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Saturday, November 6, 2021

Big Toe Area Pain: Years after Healing Sesamoid Injury

Hi Richard,

I wanted to write to you because of pain in my big toe that has been bothering me for the past few weeks (about 5 weeks). Unfortunately, this pain is fickle and elusive, and very hard to describe.

My history:
- turf toe and sesamoid AVN in 2019-2020, which I recovered from thanks to your wonderful blog
- I was walking perfectly fine for a ~6 months
- played tennis one day and had pain the next day in my big toe, but a different one than I'd had before - it hasn't gone away unfortunately

The pain:
The pain is sometimes very sharp when I put weight on my foot right after getting up, but then immediately subsides. At first it felt like "pins and needles", but now it hurts more "traditionally". I can't tell where exactly my toe is hurting, but it definitely hurts when I press in the webbing between the first and second toe. My joint clicks a bit (though when it does, it is painless), and to be honest I can't remember whether it did that before feeling the pain or not. Moving my big toe doesn't hurt, I have full range of motion, my sesamoids seem fine. It occasionally hurts when I compress my first phalanx with my hand, I think it's called the "proximal phalanx of the big toe". Overall the pain tends to be better in the morning, and worse after a whole day of walking.

Please let me know if you have any leads, because I admit I'm quite perplexed by my current condition!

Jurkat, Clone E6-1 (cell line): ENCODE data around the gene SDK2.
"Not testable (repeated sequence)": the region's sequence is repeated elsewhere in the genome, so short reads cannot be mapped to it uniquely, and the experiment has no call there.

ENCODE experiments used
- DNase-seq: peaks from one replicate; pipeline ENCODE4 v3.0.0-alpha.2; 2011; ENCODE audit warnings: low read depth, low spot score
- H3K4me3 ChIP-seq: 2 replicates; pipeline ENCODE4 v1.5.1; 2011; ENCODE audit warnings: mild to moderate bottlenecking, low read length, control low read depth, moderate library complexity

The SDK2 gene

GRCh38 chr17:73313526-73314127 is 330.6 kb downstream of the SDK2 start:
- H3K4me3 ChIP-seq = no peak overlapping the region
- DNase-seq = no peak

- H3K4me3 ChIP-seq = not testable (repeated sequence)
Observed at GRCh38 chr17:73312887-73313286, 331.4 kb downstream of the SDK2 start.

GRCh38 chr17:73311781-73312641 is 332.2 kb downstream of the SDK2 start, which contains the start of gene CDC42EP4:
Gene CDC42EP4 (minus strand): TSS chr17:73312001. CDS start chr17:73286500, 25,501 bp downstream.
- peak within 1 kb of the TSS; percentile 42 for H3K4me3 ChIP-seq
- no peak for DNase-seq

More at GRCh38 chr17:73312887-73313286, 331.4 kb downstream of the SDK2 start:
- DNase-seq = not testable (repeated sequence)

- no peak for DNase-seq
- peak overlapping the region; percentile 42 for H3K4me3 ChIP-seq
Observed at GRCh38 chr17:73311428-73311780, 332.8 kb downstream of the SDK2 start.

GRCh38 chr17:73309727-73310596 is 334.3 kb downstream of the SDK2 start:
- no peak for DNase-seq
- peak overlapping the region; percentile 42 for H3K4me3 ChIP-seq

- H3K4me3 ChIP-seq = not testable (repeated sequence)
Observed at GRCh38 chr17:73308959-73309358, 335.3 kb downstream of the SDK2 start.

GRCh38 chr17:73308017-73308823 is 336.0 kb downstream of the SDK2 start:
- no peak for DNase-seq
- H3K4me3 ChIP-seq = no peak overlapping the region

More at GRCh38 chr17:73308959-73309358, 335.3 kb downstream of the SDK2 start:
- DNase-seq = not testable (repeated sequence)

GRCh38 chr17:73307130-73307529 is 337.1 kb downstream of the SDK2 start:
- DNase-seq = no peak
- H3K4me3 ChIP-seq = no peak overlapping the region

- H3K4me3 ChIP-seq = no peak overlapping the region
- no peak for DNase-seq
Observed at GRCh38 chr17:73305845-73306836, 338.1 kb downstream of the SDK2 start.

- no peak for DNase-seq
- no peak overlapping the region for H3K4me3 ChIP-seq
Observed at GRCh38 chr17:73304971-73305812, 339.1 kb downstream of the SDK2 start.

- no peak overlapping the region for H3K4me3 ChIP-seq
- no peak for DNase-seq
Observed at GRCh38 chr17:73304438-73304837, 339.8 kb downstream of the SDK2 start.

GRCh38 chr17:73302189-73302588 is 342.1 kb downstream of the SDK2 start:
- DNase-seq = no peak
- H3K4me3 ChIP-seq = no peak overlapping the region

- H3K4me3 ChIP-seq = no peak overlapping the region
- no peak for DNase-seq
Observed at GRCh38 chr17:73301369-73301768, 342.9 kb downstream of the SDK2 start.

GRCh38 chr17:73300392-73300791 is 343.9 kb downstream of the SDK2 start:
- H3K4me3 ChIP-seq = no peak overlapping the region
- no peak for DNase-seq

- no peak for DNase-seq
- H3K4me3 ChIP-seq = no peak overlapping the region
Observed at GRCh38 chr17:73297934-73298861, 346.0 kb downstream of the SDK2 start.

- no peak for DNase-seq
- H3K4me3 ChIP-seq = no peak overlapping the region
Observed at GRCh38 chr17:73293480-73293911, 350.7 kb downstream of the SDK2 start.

May God preserve you and your family in this difficult time. 

With all my consideration

Dr Blake’s Comment: Thanks for your email and glad the sesamoid AVN finally healed and you were back to good activity. Some of the symptoms are definitely nerve, like the pins and needles and pain that comes on and disappears quickly. In your case, it could have just be the body trying to tell you that something is amiss that needs protection. Your original injury was to the big toe joint. Previous joint injuries tend to pop up from time to time. Like you are doing now, you have to take them seriously, but they represent that the joint is not perfect. Imperfect joints (for me they are the left ankle, right knee, low back, and right shoulder) from old injuries are generally alittle stiffer (so they can get jerked easier) and the body’s reaction is quicker (from nerve memory). 

     So, what does this all mean? Typically, we are not dealing with anything serious if the range of motion is normal and there is no swelling, black and blue, or redness. Also, it is a great sign that there are times of the day that it does not hurt at all. These aggravations of old injury areas need to be treated seriously since this joint is a weak spot for you. The 3 areas to address are mechanics, probably spica taping or bunion toe separators to start, inflammation (so icing and contrast bathing once or twice daily), and nerve hyper-sensitivity (neural flossing with non painful joint motions, and non painful massage for 2 minutes twice daily. This should be done for 2 weeks, and then based on the response, either lessen your treatments or increase them in some way. 

     I hope this makes sense. Rich 

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Thank you very much for leaving a comment. Due to my time restraints, some comments may not be answered.I will answer questions that I feel will help the community as a whole.. I can only answer medical questions in a general form. No specific answers can be given. Please consult a podiatrist, therapist, orthopedist, or sports medicine physician in your area for specific questions.